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North Carolina Lawmakers And Governor Announce 'Compromise' To Repeal HB2


The so-called bathroom bill in North Carolina has caused public outcry in and out of the state, and it's cost North Carolina a lot of money. Businesses and events have pulled out in protest over the law. North Carolina Republicans and the Democratic governor have now come up with a compromise that would repeal the law. Legislators are expected to vote on the new bill today. Reporter Jeff Tiberii of member station WUNC is covering this story, and he joins us now from the state capital, Raleigh. Hi, Jeff.

JEFF TIBERII, BYLINE: Good morning, Rachel.

MARTIN: Can you briefly remind us of how the bathroom bill, as it's known, came to be?

TIBERII: It came to be last March in response to an ordinance that came out of Charlotte, and that ordinance sought to give protections to members of the LGBT community, and state lawmakers superseded it. They enacted House Bill 2. They did it quickly in a one-day special session. And there has been a lot of economic and political fallout over the last 12 months - 12 months-plus now - because of it. It's been very controversial. They've been working on a deal for a while, and again, perhaps we have a compromise in place that will move forward.

MARTIN: All right, and what's in this new deal?

TIBERII: It's a three-part deal. It's not a stand-alone bill but rather an already existing piece of legislation that will be amended. Part one repeals House Bill 2. Part two is a preemption on bathrooms. And in layman's terms, that means that rules about multi-stall bathrooms will fall under the purview of the state. Localities can't govern bathrooms. Part three is a moratorium on cities until 2020. It means that no city or county in the state would be able to pass a nondiscrimination ordinance and provide any protections to the LGBT community until 2020.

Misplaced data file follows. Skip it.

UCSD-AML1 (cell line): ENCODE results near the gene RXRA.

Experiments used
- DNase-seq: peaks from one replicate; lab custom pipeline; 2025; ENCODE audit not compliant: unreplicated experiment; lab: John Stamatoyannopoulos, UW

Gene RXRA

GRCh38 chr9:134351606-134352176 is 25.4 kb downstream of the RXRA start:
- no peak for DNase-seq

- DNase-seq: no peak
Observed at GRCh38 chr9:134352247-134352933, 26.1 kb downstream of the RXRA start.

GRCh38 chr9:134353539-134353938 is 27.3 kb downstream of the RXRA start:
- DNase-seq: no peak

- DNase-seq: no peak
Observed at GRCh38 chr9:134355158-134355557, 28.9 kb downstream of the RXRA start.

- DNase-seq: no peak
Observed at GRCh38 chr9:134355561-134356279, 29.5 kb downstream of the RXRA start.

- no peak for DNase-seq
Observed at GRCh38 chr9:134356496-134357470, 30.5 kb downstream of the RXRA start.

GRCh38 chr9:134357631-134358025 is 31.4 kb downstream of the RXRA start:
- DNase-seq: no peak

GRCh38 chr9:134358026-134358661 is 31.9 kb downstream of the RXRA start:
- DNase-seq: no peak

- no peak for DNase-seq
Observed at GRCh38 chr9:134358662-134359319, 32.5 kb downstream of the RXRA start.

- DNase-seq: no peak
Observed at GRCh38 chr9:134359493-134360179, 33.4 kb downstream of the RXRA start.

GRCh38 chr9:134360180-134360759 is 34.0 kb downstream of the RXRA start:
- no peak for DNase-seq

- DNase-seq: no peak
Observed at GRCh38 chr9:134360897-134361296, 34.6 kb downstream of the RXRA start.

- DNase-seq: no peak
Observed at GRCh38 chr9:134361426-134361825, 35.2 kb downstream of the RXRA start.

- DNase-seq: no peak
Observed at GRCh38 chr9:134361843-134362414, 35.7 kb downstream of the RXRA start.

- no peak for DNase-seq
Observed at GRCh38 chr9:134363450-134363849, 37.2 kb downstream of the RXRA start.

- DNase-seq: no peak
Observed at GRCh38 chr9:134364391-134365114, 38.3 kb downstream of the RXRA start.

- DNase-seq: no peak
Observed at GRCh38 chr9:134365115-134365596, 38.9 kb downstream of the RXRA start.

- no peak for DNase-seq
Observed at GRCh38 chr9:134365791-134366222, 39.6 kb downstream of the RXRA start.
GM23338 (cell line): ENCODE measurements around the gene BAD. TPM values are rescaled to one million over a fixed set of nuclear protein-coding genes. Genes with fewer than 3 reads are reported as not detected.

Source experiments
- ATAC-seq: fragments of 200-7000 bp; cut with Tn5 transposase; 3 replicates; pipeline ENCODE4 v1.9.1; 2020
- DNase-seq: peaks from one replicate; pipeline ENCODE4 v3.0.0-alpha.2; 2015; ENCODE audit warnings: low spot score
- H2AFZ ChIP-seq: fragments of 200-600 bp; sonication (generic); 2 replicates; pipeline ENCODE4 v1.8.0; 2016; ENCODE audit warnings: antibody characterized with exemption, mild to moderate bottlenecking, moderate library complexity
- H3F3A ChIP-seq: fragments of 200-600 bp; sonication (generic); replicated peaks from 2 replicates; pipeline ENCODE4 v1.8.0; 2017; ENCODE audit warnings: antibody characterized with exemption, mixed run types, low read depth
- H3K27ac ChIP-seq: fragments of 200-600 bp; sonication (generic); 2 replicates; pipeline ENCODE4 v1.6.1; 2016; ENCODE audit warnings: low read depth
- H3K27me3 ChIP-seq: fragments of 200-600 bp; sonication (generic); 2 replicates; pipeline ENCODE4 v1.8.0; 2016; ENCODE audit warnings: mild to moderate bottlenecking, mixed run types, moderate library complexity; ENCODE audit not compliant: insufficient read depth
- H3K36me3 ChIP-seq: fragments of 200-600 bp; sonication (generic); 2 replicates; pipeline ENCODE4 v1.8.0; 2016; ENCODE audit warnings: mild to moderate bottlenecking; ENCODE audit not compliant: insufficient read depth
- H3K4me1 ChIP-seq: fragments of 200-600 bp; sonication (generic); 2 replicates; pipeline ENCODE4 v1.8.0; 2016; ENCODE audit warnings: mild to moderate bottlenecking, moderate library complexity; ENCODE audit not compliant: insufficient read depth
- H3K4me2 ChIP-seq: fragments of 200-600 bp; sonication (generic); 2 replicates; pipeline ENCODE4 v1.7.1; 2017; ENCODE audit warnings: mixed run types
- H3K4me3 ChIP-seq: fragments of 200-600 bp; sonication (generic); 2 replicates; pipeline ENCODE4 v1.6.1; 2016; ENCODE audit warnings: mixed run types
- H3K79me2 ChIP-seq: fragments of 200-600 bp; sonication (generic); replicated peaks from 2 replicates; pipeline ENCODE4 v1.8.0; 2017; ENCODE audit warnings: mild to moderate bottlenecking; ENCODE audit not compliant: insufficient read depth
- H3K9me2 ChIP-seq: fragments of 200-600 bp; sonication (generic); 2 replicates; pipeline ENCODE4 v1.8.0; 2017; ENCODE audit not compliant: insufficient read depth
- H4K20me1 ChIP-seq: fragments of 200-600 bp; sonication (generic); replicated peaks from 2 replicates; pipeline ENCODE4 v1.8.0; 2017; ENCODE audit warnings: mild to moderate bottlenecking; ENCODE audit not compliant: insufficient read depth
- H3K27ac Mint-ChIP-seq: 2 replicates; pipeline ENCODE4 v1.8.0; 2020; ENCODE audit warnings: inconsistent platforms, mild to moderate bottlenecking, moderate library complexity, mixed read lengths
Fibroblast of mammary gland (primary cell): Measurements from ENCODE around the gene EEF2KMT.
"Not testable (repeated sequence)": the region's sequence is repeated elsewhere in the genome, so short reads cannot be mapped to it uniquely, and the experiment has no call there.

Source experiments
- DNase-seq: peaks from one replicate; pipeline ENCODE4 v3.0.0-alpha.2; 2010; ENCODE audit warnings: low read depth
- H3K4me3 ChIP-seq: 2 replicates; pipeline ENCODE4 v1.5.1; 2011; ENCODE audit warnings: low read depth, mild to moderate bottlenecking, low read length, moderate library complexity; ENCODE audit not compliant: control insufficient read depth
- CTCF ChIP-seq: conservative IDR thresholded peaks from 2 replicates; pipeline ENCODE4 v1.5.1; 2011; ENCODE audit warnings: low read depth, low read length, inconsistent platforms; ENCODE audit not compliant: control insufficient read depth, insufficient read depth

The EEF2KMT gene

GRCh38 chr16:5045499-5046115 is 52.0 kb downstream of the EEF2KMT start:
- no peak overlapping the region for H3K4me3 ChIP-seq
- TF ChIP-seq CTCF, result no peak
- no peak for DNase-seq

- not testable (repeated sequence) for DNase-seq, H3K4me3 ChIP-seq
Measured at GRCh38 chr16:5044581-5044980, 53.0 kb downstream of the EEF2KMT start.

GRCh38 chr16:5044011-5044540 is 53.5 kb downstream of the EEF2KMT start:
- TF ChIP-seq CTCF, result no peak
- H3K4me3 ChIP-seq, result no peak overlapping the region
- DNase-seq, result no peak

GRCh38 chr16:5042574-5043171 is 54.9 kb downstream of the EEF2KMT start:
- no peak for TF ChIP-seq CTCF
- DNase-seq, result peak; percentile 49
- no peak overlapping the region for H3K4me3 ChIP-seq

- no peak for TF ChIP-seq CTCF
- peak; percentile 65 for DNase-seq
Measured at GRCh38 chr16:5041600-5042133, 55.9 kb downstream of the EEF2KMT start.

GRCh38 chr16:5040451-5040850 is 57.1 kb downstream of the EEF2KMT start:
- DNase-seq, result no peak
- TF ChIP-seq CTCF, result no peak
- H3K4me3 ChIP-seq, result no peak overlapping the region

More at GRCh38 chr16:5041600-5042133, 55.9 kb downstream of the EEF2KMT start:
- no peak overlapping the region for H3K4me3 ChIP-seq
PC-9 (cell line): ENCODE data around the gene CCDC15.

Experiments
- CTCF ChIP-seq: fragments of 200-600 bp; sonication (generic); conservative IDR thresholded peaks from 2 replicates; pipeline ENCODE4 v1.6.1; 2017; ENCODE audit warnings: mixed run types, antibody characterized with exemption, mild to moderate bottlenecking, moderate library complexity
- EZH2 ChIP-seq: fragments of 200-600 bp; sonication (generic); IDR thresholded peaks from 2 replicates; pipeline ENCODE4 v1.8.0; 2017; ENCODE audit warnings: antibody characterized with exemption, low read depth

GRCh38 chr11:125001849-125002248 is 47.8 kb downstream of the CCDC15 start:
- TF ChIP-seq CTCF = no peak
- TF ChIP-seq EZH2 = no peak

MARTIN: So bottom line, can transgender people go into the bathroom of their choosing?

TIBERII: That's a good question. Sure, they can because there's no one that's policing this. This hasn't been an issue in North Carolina. There is no evidence that there has been a problem with transgendered people using the bathroom that corresponds to the bathroom with which they identify from a gender standpoint. There has been this law in place that mandates transgender people use the bathroom that corresponds to the sex listed on their birth certificate. So it essentially goes back to where things were before, and transgender people say that they do use the bathroom with the gender identity that they correspond with.

MARTIN: Yeah. So is this going to pass, this new repeal?

TIBERII: That's a great question. The governor, a Democrat, Roy Cooper, is meeting with Democrats from both the House and the Senate this morning. He's trying to whip the votes. It is unclear if they have enough votes to move this forward. It's going to be very close, and deals previously have fallen apart before. A deal fell apart in recent weeks. A deal fell apart back in December. So many eyes are on Raleigh today to see if in fact this compromise between Republican lawmakers and the Democratic governor can move forward. And we should note, the LGBT advocates, some of them have already spoken out against this bill. They say it is not good for civil rights.

MARTIN: Reporter Jeff Tiberii of member station WUNC, thanks so much.

TIBERII: My pleasure. Transcript provided by NPR, Copyright NPR.

Jeff Tiberii first started posing questions to strangers after dinner at La Cantina Italiana, in Massachusetts, when he was two-years-old. Jeff grew up in Wayland, Ma., an avid fan of the Boston Celtics, and took summer vacations to Acadia National Park (ME) with his family. He graduated from the S.I. Newhouse School of Public Communications at Syracuse University with a degree in Broadcast Journalism, and moved to North Carolina in 2006. His experience with NPR member stations WAER (Syracuse), WFDD (Winston-Salem) and now WUNC, dates back 15 years.

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